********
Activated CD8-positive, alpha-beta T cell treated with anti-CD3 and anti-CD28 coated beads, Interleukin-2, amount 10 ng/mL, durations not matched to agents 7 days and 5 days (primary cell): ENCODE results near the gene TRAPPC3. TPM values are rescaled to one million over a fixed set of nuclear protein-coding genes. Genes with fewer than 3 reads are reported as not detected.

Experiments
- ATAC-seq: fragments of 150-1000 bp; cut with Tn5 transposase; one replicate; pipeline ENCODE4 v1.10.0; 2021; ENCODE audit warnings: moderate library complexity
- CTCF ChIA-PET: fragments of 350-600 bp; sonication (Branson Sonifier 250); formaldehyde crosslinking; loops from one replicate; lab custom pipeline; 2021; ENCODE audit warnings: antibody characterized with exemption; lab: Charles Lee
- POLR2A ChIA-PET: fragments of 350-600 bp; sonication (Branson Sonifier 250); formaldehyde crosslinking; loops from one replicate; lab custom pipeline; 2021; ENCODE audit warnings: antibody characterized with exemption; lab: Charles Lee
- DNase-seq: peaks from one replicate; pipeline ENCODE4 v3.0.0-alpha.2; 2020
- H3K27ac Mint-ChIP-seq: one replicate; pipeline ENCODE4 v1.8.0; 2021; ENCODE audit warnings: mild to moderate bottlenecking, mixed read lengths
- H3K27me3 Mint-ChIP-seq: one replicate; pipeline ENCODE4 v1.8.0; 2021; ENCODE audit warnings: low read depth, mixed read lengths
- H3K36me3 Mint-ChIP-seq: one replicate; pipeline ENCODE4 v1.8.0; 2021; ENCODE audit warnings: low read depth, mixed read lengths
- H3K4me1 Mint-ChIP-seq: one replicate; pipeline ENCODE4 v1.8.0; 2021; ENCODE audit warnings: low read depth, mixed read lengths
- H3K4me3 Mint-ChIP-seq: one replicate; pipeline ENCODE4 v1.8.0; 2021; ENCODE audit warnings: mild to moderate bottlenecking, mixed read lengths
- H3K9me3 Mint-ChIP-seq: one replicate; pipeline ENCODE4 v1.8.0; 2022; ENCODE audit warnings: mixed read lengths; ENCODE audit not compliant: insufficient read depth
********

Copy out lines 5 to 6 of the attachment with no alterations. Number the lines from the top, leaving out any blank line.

- POLR2A ChIA-PET: fragments of 350-600 bp; sonication (Branson Sonifier 250); formaldehyde crosslinking; loops from one replicate; lab custom pipeline; 2021; ENCODE audit warnings: antibody characterized with exemption; lab: Charles Lee
- DNase-seq: peaks from one replicate; pipeline ENCODE4 v3.0.0-alpha.2; 2020